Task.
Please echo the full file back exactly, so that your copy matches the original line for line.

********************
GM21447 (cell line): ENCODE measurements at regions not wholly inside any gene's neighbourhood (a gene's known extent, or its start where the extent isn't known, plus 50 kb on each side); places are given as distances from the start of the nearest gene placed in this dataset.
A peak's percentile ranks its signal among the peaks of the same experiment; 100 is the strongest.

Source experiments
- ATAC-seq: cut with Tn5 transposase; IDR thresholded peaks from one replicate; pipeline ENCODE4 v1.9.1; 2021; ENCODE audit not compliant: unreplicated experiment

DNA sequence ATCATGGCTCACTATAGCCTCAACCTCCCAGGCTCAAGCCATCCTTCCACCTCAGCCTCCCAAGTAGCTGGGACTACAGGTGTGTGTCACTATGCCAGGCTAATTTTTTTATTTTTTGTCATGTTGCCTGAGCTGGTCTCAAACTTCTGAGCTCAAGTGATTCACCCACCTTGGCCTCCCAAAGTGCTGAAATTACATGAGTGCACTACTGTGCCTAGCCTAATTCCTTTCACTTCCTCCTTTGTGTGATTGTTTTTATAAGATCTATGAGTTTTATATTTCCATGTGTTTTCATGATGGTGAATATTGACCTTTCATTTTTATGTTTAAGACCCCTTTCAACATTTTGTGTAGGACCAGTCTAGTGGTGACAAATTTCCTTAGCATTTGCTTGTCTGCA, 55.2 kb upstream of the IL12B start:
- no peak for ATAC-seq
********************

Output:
GM21447 (cell line): ENCODE measurements at regions not wholly inside any gene's neighbourhood (a gene's known extent, or its start where the extent isn't known, plus 50 kb on each side); places are given as distances from the start of the nearest gene placed in this dataset.
A peak's percentile ranks its signal among the peaks of the same experiment; 100 is the strongest.

Source experiments
- ATAC-seq: cut with Tn5 transposase; IDR thresholded peaks from one replicate; pipeline ENCODE4 v1.9.1; 2021; ENCODE audit not compliant: unreplicated experiment

DNA sequence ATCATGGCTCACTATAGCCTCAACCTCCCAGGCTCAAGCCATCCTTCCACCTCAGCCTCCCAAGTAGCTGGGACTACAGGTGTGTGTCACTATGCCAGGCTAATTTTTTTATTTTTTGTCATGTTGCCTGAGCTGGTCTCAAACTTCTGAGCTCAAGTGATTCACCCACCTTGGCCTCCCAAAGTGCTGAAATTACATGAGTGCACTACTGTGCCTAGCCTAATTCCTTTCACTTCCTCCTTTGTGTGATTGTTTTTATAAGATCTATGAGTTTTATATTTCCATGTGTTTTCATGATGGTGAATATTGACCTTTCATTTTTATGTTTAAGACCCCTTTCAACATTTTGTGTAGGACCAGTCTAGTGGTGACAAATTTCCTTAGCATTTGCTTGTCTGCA, 55.2 kb upstream of the IL12B start:
- no peak for ATAC-seq